The Information and Language Processing Systems group is part of the Informatics Institute of the University of Amsterdam. Our research is aimed at intelligent information access, especially in the face of massive amounts of information. We work on finding and analyzing content (information retrieval, machine translation, language technology), the analysis of structural information (social networks, linked data) and the analysis of user behavior (self-learning search, log analysis, user studies).

We combine fundamental, experimental and applied research, and we do so using a broad range of textual data, data from the web or enterprises, edited or user generated, or obtained from (automatic) transcriptions of audio or video. We are involved in a large number of projects with other groups, both within and outside academia. Our research is funded by NWO, KNAW, the EU and through a range of public-private partnerships.

Recent News

Dataset Release for Evaluation of Counterfactual Algorithms

Criteo Research is pleased to announce the release of a new dataset to serve as a large-scale standardized test-bed for the evaluation of counterfactual learning methods. Criteo Research has access to several large-scale, real-world datasets that they would like to share with the external research community with the goal of both advancing research and facilitating an easier exchange of ideas. The dataset they are releasing has been prepared in partnership with Cornell University (Thorsten Joachim’s group) and the University of Amsterdam (ILPS). Continue reading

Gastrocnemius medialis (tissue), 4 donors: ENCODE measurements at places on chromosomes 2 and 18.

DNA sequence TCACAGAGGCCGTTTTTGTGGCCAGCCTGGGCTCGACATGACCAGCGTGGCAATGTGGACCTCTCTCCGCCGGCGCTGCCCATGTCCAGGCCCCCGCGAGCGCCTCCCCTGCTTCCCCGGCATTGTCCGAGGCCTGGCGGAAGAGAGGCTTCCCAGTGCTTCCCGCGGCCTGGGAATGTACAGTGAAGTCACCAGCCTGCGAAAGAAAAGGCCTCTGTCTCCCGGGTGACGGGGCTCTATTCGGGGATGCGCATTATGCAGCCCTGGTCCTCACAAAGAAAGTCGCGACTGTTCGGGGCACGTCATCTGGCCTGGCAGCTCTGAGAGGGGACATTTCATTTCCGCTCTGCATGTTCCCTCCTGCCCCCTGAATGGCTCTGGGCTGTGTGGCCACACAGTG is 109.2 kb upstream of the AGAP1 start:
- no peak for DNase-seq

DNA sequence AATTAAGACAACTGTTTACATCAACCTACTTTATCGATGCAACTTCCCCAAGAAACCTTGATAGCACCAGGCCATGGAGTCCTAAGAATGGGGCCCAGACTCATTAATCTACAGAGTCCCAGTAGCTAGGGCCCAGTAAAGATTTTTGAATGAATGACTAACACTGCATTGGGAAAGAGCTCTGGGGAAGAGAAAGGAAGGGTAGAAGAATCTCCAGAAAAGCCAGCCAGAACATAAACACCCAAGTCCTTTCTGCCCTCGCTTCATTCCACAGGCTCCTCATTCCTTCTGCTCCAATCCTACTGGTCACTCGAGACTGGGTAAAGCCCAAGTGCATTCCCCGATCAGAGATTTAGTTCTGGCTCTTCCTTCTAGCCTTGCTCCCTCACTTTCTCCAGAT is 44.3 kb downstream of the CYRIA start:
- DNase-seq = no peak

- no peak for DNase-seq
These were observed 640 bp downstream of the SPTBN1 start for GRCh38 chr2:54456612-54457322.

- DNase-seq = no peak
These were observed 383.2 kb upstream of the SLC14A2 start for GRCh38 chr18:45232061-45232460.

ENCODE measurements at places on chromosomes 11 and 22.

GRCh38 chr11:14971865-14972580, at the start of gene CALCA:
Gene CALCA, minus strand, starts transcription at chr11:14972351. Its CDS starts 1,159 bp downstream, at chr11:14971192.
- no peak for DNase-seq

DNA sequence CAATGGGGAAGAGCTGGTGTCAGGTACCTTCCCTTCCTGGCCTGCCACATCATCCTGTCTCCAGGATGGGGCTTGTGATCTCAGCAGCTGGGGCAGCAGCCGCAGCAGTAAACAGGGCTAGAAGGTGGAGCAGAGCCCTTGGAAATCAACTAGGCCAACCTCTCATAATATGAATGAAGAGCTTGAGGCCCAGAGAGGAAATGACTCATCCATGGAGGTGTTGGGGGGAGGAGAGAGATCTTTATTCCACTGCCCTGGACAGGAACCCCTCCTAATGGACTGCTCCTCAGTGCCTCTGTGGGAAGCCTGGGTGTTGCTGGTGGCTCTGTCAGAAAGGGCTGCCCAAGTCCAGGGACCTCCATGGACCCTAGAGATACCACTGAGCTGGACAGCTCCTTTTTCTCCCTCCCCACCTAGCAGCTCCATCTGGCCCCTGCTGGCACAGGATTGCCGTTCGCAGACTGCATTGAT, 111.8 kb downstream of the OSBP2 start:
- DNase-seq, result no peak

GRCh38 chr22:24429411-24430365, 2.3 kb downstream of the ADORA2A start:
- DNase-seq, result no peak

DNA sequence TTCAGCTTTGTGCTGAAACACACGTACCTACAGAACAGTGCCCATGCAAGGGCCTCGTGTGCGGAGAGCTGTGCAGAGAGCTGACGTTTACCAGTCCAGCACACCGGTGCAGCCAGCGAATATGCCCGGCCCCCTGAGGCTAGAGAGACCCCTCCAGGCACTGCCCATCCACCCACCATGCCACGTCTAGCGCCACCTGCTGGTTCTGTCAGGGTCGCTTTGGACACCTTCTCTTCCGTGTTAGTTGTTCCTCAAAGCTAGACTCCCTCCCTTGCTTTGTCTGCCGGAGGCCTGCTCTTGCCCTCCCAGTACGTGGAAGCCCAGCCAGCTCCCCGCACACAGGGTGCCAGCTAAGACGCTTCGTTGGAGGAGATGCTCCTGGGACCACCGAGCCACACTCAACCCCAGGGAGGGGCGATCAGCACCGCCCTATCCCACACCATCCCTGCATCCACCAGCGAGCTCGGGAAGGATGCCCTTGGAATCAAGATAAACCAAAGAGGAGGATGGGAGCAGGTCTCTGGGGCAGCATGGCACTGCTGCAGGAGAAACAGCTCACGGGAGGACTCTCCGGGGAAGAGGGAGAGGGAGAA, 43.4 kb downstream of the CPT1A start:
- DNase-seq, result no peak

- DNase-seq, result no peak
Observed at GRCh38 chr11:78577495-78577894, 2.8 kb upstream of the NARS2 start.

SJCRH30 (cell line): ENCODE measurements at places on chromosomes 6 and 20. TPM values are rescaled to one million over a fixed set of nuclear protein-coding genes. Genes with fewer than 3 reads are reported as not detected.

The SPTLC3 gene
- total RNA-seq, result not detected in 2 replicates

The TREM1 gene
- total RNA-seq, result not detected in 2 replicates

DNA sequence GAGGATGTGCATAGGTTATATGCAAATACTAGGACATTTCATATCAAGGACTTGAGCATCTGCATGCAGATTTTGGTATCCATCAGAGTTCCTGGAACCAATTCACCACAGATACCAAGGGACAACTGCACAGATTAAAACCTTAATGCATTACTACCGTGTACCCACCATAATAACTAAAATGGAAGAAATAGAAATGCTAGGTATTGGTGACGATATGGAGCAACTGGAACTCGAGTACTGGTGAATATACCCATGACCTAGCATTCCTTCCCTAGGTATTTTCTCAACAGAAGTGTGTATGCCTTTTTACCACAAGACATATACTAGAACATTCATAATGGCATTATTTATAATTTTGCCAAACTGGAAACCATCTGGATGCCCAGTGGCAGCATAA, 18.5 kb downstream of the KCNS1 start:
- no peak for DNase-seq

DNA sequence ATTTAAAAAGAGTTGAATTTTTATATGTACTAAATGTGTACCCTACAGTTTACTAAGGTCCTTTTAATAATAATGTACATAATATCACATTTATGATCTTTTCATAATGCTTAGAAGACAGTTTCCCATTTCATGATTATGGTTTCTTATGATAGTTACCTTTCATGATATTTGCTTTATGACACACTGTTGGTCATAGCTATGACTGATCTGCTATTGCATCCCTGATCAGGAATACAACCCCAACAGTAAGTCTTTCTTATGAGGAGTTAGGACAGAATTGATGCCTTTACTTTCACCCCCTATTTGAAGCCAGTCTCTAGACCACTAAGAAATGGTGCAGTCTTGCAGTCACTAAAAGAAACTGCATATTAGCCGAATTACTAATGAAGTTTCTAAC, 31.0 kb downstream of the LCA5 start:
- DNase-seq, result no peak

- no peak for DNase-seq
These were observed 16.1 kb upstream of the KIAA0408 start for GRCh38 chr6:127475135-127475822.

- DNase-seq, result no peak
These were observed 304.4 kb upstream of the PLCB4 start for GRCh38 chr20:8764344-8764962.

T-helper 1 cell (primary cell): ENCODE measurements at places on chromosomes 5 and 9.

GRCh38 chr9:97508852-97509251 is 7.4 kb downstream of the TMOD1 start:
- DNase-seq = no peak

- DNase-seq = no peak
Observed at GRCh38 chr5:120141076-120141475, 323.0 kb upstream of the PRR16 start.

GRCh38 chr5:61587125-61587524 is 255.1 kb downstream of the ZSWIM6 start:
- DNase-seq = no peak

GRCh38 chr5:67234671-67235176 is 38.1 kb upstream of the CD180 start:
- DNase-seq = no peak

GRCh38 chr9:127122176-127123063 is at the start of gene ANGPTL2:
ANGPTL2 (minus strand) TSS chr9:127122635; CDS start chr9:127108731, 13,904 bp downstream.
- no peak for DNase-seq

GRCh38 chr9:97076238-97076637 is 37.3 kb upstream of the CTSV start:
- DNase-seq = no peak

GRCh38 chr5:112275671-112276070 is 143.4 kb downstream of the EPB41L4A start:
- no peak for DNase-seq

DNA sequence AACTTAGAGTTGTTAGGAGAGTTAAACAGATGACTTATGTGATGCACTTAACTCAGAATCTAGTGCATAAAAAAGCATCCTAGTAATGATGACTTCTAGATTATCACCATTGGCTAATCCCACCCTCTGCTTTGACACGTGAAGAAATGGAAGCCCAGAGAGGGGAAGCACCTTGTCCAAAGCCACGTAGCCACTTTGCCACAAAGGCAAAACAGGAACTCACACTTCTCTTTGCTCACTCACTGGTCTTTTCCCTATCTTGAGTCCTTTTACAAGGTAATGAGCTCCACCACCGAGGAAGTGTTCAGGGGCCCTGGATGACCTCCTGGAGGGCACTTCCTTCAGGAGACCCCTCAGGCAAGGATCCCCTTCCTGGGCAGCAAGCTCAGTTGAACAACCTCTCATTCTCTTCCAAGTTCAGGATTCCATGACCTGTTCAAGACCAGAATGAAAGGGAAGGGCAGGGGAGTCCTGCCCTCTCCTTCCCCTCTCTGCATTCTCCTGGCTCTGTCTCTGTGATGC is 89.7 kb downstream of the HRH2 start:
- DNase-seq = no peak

FAT/WEB: Workshop on Fairness, Accountability, and Transparency on the Web

www2017_logoRecent academic and journalistic reviews of online web services have revealed that many systems exhibit subtle biases reflecting historic discrimination. Examples include racial and gender bias in search advertising, image recognition services, sharing economy mechanisms, pricing, and web-based delivery. The list of production systems exhibiting biases continues to grow and may be endemic to the way models are trained and the data used. Continue reading